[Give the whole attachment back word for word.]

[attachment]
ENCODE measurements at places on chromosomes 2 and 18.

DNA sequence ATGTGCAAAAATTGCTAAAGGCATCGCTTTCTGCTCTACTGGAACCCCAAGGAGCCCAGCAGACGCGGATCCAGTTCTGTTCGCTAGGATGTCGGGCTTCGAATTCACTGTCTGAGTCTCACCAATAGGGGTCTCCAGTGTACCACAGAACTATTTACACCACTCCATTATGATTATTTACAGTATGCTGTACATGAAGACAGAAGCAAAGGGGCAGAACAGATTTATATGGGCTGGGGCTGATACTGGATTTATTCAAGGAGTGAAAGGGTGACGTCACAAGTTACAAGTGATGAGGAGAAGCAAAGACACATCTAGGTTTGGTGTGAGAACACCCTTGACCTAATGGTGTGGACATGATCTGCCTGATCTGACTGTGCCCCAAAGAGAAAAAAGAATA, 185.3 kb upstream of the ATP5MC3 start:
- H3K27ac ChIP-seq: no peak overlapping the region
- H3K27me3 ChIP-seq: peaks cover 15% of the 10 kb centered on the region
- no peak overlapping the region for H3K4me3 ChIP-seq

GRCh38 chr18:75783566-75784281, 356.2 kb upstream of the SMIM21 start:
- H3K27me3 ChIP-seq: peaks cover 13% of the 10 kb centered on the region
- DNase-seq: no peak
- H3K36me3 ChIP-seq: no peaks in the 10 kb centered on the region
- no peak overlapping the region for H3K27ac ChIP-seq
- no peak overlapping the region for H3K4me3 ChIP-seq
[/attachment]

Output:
ENCODE measurements at places on chromosomes 2 and 18.

DNA sequence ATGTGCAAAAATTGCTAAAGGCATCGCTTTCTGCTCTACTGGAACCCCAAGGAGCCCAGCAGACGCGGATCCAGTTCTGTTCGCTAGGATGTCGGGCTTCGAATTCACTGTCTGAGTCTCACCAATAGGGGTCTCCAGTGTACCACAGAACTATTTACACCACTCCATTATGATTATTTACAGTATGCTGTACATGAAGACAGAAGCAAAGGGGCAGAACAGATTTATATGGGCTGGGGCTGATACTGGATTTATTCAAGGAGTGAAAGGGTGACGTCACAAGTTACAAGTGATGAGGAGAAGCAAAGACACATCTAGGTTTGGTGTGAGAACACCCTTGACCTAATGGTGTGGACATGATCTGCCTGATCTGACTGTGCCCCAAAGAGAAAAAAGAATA, 185.3 kb upstream of the ATP5MC3 start:
- H3K27ac ChIP-seq: no peak overlapping the region
- H3K27me3 ChIP-seq: peaks cover 15% of the 10 kb centered on the region
- no peak overlapping the region for H3K4me3 ChIP-seq

GRCh38 chr18:75783566-75784281, 356.2 kb upstream of the SMIM21 start:
- H3K27me3 ChIP-seq: peaks cover 13% of the 10 kb centered on the region
- DNase-seq: no peak
- H3K36me3 ChIP-seq: no peaks in the 10 kb centered on the region
- no peak overlapping the region for H3K27ac ChIP-seq
- no peak overlapping the region for H3K4me3 ChIP-seq